A tremendous value provided by third-party applications is their ability to hide this complexity and output just the valuable data.

Utilization can be a matter of perspective

From the host side, all of the storage on the array that is allocated for it is the pool of raw storage available. In the context of the array, that would be considered just one pool of used storage. You may vastly overestimate utilization if you don't go beyond host statistics.

Room for improvement
Fundamentally, utilization is a question of balancing the usage of a storage resource with the need to maintain a buffer for growth. If all growth was planned, just-in-time provisioning would allow storage resources to be added only when needed, and near 100% utilization would be possible. But budgeting and purchasing cycles, installation time and continual growth conspire to require a buffer of unused storage. For this reason, most managers overspecify storage requirements by 20% to 50%.

In many cases, buffers are specified all the way up the chain, from the database administrator through the storage manager. Let's say an application requires 10GB of storage. If everyone includes a 50% buffer for growth, the DBA will ask for 15GB, the systems administrator for 22.5GB and the storage administrator will buy 34GB. This will yield a true utilization rate of just 30%.

While no rule of thumb will fit all situations, a 20% buffer should suffice for many systems. This should provide adequate time to provision more storage, but if your purchasing timeframe is longer than a few months, a much larger buffer may be required. In our example, a 20% buffer gives us just over 17GB of storage purchased, yielding 58% utilization.

One of the less obvious benefits of a shared utility model for storage (December 2002 Integration, "End to end management in sight") is a reduction of the amount of storage required to provide a growth buffer for unexpected requests. Most systems won't experience sudden growth, and the average rate for a number of systems will be more even and predictable. If a large storage environment is shared by a number of applications, a smaller buffer can be maintained, improving overall utilization dramatically.

A smooth and regular process of adding new space to a shared SAN can also reduce the planning timeframe. Most dedicated storage is specified for the life of an application, which can lead to tremendous waste in both disk space and dollars. "Buying storage in advance is wasteful," demonstrates the cost differences between purchasing decisions. The center two columns compare buying four years of storage at today's prices and waiting to buy each year's requirement at the current prices. Although both cases end up with 310GB of storage after four years, annual purchasing saves more than 30% of the cost.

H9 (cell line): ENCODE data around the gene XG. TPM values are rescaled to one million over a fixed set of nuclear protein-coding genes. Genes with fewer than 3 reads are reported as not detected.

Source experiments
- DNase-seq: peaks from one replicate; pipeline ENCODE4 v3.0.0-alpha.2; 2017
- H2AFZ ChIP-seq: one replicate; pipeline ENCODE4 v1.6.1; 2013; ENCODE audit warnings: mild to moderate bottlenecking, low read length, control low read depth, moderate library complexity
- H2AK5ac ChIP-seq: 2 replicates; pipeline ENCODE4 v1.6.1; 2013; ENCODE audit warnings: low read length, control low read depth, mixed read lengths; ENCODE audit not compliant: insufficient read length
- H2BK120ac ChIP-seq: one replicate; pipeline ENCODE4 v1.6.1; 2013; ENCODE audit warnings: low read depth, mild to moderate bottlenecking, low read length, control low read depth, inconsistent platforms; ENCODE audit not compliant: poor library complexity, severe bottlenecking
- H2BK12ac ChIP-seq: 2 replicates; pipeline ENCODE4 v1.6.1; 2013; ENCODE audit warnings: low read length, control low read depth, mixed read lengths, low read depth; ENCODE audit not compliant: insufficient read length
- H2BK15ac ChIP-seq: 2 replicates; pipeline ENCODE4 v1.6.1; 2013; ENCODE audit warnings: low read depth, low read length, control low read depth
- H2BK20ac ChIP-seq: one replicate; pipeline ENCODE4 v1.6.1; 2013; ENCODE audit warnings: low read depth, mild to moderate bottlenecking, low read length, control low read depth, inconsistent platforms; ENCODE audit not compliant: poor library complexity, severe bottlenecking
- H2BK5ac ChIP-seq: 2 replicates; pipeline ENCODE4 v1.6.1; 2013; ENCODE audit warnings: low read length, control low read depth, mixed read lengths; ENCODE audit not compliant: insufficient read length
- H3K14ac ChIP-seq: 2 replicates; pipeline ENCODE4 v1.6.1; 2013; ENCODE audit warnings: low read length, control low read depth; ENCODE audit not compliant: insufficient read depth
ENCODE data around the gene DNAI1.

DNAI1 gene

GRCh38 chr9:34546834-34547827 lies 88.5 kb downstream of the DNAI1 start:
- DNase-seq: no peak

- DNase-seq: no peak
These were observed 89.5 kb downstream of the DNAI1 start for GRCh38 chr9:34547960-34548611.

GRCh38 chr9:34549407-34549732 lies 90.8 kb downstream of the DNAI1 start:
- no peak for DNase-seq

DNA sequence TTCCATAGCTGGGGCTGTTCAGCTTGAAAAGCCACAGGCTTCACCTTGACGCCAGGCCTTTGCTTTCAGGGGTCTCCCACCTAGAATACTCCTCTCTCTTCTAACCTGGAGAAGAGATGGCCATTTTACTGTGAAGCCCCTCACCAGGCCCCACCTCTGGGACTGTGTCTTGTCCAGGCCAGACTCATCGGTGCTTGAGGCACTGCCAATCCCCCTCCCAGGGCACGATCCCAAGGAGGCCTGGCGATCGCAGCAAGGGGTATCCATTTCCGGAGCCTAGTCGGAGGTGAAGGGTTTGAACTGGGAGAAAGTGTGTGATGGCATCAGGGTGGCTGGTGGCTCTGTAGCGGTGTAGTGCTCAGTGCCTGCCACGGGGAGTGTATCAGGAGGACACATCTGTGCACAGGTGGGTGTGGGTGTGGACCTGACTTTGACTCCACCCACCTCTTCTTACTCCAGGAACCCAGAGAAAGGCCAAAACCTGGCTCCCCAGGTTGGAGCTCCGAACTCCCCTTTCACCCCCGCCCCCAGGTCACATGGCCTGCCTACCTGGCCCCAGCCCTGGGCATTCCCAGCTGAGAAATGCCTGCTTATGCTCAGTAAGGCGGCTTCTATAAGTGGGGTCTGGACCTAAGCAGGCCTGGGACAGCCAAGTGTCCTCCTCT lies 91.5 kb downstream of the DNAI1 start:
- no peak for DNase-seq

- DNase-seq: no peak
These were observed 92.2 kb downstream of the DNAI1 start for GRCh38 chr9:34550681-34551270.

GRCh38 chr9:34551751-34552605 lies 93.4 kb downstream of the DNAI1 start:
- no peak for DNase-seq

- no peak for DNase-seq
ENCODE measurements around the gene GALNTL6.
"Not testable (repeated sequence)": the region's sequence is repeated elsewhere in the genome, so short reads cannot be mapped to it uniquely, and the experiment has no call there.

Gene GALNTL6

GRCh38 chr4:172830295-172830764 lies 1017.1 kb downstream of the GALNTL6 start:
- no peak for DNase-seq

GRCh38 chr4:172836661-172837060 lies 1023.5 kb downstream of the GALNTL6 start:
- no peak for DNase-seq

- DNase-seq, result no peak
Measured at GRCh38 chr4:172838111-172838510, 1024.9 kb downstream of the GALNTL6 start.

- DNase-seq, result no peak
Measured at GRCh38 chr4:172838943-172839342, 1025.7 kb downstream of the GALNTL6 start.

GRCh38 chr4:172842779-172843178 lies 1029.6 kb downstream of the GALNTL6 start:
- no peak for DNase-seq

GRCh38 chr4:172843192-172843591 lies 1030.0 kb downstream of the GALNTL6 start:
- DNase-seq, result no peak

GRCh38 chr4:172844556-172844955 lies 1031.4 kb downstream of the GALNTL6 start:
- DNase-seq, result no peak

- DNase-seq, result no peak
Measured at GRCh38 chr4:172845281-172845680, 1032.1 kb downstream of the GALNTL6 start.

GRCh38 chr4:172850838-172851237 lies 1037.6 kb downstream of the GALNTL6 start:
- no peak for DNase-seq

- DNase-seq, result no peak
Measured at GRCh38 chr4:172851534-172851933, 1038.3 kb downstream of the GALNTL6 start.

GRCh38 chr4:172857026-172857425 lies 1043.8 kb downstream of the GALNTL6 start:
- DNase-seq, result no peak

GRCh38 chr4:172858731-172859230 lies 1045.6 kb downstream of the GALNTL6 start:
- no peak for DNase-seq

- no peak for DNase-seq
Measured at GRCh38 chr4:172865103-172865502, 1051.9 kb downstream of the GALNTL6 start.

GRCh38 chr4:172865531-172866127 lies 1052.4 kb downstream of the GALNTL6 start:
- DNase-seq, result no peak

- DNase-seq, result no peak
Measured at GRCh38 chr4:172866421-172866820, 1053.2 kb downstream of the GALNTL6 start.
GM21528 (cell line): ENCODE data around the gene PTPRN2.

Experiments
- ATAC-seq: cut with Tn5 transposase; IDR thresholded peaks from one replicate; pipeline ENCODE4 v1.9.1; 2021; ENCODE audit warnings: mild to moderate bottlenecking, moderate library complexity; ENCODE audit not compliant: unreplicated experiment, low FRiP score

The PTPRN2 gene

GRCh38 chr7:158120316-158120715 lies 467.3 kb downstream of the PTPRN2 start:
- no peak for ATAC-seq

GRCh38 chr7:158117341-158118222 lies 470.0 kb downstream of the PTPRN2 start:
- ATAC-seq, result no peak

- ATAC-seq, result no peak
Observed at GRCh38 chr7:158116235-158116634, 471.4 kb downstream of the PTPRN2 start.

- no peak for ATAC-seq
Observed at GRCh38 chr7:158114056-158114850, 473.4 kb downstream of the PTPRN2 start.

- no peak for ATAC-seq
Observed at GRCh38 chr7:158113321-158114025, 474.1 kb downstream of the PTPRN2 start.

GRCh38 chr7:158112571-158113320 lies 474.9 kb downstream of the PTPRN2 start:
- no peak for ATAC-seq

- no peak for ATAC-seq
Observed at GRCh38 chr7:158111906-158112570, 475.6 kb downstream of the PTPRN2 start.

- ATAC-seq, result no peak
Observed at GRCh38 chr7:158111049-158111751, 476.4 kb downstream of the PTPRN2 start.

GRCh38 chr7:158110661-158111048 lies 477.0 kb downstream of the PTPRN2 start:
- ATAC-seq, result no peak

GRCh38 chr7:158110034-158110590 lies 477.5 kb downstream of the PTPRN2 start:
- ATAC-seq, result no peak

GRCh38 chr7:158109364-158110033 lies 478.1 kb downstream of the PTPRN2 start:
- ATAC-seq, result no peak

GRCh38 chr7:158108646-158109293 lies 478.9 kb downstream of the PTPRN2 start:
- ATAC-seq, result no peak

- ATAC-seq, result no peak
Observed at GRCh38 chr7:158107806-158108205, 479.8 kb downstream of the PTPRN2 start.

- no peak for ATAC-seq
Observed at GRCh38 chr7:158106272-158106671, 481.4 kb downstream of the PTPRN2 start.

This effect is magnified if the growth projections are incorrect. Many application managers aren't sure how much space they'll need in three years' time, so they overspecify to be on the safe side. In our example, slowing the growth to just 20GB per year saves an additional 2% over annual purchasing. But annual forecasting could also allow the storage manager to reduce the buffer to 20% after the first year, drastically reducing the amount of storage purchased and increasing the cost savings to 40%.

You may also be able to improve file system utilization by focusing on buffer requirements for individual hosts and file systems. On database servers, file systems often don't need to be expanded because new file systems will be created for new data files. Therefore, database filesystems can be filled to almost 100% without concern. Similarly, many hosts won't experience much data growth, so their buffers can be reduced.

The most effective way to improve storage utilization for servers with external storage is to simply to connect them to a shared SAN. A true SAN (as opposed to a system of dedicated storage using FC) allows unused storage to be reallocated to more needy systems dynamically. Growth is averaged across many systems, enabling frequent forecasting and provisioning. A true shared SAN managed as an internal utility can result in tremendous utilization improvements and cost savings.

This was first published in February 2003